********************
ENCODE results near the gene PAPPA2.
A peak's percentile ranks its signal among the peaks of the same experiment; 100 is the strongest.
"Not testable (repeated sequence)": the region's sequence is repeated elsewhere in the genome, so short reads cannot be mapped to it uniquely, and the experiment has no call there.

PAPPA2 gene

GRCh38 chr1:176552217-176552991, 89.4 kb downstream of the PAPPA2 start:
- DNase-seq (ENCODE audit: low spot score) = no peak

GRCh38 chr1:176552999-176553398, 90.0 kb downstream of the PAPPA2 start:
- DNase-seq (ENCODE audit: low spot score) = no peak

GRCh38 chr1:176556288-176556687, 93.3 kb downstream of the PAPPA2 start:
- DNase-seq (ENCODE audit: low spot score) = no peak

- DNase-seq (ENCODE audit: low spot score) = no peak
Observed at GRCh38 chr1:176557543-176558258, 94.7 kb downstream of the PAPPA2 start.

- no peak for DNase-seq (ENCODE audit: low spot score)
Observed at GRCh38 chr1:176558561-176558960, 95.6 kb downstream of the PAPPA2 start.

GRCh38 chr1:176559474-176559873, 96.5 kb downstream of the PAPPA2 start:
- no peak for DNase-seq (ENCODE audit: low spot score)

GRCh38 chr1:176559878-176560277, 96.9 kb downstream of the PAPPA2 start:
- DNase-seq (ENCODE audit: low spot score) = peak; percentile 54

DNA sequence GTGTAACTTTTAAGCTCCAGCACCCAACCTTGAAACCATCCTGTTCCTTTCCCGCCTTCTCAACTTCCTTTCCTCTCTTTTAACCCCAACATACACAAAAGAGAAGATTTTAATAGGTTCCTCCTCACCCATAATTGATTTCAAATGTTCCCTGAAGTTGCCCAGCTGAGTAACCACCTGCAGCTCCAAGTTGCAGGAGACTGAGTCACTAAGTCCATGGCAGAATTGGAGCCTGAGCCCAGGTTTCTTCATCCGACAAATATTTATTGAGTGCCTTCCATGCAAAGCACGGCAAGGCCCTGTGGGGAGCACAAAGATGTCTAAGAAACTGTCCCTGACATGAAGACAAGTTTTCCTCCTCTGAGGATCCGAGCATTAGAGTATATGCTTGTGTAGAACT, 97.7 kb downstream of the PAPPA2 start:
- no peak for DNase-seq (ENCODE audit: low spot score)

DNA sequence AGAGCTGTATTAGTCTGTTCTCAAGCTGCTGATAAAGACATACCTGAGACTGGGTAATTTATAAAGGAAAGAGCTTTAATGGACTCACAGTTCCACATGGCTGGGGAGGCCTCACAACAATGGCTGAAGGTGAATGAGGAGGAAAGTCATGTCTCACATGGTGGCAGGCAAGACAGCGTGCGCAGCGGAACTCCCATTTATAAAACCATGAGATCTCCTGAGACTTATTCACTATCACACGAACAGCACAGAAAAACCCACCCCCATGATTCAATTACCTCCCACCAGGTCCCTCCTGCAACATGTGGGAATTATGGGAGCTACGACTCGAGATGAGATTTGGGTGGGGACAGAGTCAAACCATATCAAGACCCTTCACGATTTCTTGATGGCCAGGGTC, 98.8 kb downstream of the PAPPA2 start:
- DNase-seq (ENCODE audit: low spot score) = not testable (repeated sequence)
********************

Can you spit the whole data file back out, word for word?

ENCODE results near the gene PAPPA2.
A peak's percentile ranks its signal among the peaks of the same experiment; 100 is the strongest.
"Not testable (repeated sequence)": the region's sequence is repeated elsewhere in the genome, so short reads cannot be mapped to it uniquely, and the experiment has no call there.

PAPPA2 gene

GRCh38 chr1:176552217-176552991, 89.4 kb downstream of the PAPPA2 start:
- DNase-seq (ENCODE audit: low spot score) = no peak

GRCh38 chr1:176552999-176553398, 90.0 kb downstream of the PAPPA2 start:
- DNase-seq (ENCODE audit: low spot score) = no peak

GRCh38 chr1:176556288-176556687, 93.3 kb downstream of the PAPPA2 start:
- DNase-seq (ENCODE audit: low spot score) = no peak

- DNase-seq (ENCODE audit: low spot score) = no peak
Observed at GRCh38 chr1:176557543-176558258, 94.7 kb downstream of the PAPPA2 start.

- no peak for DNase-seq (ENCODE audit: low spot score)
Observed at GRCh38 chr1:176558561-176558960, 95.6 kb downstream of the PAPPA2 start.

GRCh38 chr1:176559474-176559873, 96.5 kb downstream of the PAPPA2 start:
- no peak for DNase-seq (ENCODE audit: low spot score)

GRCh38 chr1:176559878-176560277, 96.9 kb downstream of the PAPPA2 start:
- DNase-seq (ENCODE audit: low spot score) = peak; percentile 54

DNA sequence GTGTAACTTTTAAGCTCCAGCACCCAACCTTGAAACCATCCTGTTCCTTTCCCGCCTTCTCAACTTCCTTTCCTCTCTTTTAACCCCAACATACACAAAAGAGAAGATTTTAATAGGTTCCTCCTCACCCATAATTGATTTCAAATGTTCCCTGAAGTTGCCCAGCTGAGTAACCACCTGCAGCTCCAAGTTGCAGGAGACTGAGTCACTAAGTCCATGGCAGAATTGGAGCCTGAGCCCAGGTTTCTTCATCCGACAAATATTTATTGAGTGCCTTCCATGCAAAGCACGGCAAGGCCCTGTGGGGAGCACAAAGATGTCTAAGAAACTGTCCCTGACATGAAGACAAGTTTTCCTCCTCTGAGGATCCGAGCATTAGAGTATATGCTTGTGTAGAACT, 97.7 kb downstream of the PAPPA2 start:
- no peak for DNase-seq (ENCODE audit: low spot score)

DNA sequence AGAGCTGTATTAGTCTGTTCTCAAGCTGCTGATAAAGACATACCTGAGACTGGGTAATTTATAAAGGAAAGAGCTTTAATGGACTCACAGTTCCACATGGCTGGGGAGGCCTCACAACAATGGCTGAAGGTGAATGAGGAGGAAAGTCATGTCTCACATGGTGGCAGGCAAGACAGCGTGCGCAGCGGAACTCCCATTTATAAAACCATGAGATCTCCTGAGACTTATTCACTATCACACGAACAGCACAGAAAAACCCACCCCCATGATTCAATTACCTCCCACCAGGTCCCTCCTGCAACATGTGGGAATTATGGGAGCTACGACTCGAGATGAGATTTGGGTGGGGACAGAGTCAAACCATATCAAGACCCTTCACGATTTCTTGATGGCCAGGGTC, 98.8 kb downstream of the PAPPA2 start:
- DNase-seq (ENCODE audit: low spot score) = not testable (repeated sequence)